Endometriosis and Sexuality

by Gaëlle

on 14 Jul 2022

Endometriosis is a disease which affects one in ten menstruating women. Its symptoms vary from one person to the next, but it can have a very significant impact on the daily lives of those who suffer from it. One of the main areas where it can have an impact is within their intimate lives, as it can cause severe pain during sexual intercourse. Is it possible to be sexually fulfilled when suffering from endometriosis? Let’s take a look.

Endometriosis & Sexuality

What is Endometriosis?

The cause of endometriosis isn’t really known, and it’s only recently that it has started to receive real attention. Endometriosis is a complex chronic disease that often takes a long time to be diagnosed –around 8 years on average in the UK. Because the diagnosis is so slow, the disease has time to progress, making it more difficult to treat later on. This slow diagnosis also means that many women get discouraged from seeking help despite the pain they go through on a daily basis.

Endometriosis occurs when fragments of endometrium (the uterine lining) grow in places other than the uterine cavity (the central part of the uterus). It’s a hormone-dependant disease - its symptoms are affected by the different phases of the menstrual cycle.

There are three types of endometriosis:

  • Superficial Peritoneal Endometriosis, which affects the peritoneum (the membrane that covers the abdominal cavity)

  • Endometriomas (or Chocolate Cysts), which leads to the growth of ovarian cysts

  • Deep Infiltrating Endometriosis, where the endometrial tissue has penetrated the organs deeper than 5mm under the surface of the peritoneum. These organs can be, for example, the ovaries, the vagina, the intestine, the bladder… Organs outside of the pelvis can also be affected.

It’s important to note that these types of endometriosis do not determinate the intensity of the pain experienced by the patient. Simply because an endometriosis is called superficial does not mean it’s any less painful.

Hormones cause the endometrium to bleed during menstruation, which tends to result in an increase of pain. This pain, called dysmenorrhoea, is the main symptom of 70% of endometriosis cases.

Endometriosis has many other symptoms, such as pelvic and back pain, urinary disorders, infertility and dyspareunia (ie pain during intercourse).

It’s this last symptom we are going to focus on today.

Endometriosis Diagram

What Impact Can Endometriosis Have On Sexuality?

Endometriosis can have a significant impact on the sexuality of those that suffer from it and their partners.

One of the solutions very often suggested by doctors to try to reduce the pain linked to endometriosis is a hormonal treatment, such as the contraceptive pill. However, as it is commonly known, the pill does not come without side effects. It can, for example, lead to a drop in libido and arousal disorders, which can cause vaginal dryness.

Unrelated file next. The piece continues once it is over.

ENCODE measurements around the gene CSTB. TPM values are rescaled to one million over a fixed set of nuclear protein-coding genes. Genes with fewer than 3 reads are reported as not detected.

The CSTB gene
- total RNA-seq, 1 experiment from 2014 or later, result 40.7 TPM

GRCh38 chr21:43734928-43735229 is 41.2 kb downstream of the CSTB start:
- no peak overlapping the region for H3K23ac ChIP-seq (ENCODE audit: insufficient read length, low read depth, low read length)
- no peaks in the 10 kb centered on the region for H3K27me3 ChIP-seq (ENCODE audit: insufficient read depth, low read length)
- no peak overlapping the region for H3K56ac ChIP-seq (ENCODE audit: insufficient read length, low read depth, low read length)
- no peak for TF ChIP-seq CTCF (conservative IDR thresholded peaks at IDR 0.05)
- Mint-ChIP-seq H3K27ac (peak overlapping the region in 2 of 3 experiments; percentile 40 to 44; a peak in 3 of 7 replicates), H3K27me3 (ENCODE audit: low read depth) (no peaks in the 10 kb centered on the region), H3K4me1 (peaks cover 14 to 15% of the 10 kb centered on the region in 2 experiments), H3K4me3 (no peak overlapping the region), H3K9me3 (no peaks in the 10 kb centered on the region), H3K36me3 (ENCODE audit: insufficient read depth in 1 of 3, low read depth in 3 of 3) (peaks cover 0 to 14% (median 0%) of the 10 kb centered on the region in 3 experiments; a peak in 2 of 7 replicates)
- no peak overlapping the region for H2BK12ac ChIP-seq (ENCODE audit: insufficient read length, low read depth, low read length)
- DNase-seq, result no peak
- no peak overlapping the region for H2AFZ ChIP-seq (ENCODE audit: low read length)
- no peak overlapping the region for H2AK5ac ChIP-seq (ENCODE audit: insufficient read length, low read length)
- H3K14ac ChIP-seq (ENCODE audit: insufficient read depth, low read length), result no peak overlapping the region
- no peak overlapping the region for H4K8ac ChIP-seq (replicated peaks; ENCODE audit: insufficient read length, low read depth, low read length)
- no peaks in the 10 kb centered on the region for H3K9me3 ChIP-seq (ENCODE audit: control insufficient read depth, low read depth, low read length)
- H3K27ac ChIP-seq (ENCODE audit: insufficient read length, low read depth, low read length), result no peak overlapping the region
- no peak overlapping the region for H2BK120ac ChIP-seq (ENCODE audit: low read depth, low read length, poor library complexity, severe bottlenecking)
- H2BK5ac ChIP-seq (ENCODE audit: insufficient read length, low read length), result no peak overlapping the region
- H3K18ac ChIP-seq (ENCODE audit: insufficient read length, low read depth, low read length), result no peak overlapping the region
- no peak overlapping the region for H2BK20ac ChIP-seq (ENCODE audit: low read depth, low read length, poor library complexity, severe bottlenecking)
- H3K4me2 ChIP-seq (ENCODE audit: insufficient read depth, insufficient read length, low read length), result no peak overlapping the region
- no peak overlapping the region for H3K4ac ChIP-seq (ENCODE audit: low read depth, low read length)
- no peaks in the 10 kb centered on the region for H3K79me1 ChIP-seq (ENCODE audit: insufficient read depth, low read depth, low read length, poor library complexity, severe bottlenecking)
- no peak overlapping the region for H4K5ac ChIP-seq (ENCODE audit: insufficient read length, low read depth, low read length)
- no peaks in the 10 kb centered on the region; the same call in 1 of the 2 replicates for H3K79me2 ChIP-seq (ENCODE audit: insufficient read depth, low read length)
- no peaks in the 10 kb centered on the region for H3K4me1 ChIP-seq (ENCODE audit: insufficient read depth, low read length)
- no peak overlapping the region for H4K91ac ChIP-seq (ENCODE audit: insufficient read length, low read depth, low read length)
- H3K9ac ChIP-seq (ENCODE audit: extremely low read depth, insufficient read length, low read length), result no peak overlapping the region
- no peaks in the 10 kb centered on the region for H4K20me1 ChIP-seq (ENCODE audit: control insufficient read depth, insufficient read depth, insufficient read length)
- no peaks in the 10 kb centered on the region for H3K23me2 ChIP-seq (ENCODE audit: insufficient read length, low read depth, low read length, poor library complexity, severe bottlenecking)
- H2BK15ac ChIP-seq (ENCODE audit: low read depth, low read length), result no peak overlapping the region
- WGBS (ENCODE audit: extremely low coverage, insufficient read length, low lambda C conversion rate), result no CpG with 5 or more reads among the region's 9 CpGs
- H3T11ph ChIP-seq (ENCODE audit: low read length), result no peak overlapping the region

However, the pill isn’t the only culprit. The pain caused by endometriosis is intensified during sexual intercourse, which can create a mental block to those affected.

This pain experienced during and after intercourse is called dyspareunia.

Deep dyspareunia is defined as chronic pain during sex. It’s the third most common symptom among people suffering from endometriosis.

The lesions, adhesions and cysts present in the pelvic area of some people living with endometriosis can be ‘hit’ by the penis during sex, which is – of course – very painful.

This deep dyspareunia, which is tied to the sexual act itself, can also lead to entry dyspareunia, ie pain experienced with initial or attempted penetration of the vagina, around the external genitalia. This type of dyspareunia is very often a direct reaction to pain anticipation. It’s a vicious circle: sexual intercourse is painful, this pain leads to an apprehension before intercourse, which results in even more pain, which in turn increases the apprehension…

However, even when penetrative sex itself is not a source of pain, endometriosis can manifest itself during and after an orgasm, as the muscular spams and contractions created by the orgasm can pull on the lesions and adhesions present in the pelvis and cause severe pain.

How can people with endometriosis want to engage in sexual activity when even the orgasm, climax of sexual pleasure, often seen as the pinnacle of our well-being, can inflict so much pain?

For those with a partner, communicating and talking about those things isn’t always easy. And yet, endometriosis can impact the person who suffers from it as much as their partner.

For those without a regular partner, it can lead to a fear of dating and having to explain why they are reluctant to engage in penetrative sex - or even intimacy in general.

It even seems that many people with endometriosis simply give up on having a sex life.

Minimising Pain and Maximising Pleasure During Intercourse

If you suffer from endometriosis, here are some tips on how to work towards minimising pain and maximising pleasure during sex.

It’s not always easy, but the most important thing (and we can never stress this enough) is to communicate with your partner. Sex happens with two – or more – people, so do not suffer in silence. Whether you are with a long-term partner or someone you’ve just met, talk to them about your endometriosis and how it affects you.

If you experience pain during intercourse or have no sexual desire, it is neither your fault nor your partner’s. The disease is the only responsible party.

You may experience an increase in pain depending on which phase of your menstrual cycle you’re going through. For many women, it seems that the time when sex is the least painful is just after their period has ended. On the other hand, menstruation - and the pain it can bring on its own - will mean that: one, you will be reluctant to being touched and two, the pain you will already be feeling will be exacerbated.

Try (gently) experimenting in order to find out which phase of your menstrual cycle you find most suitable for sexual activity. It can be tedious, but it will be worth it in the end. Consider using a Cycle Tracker App - they are very helpful to take notes and monitor your cycle.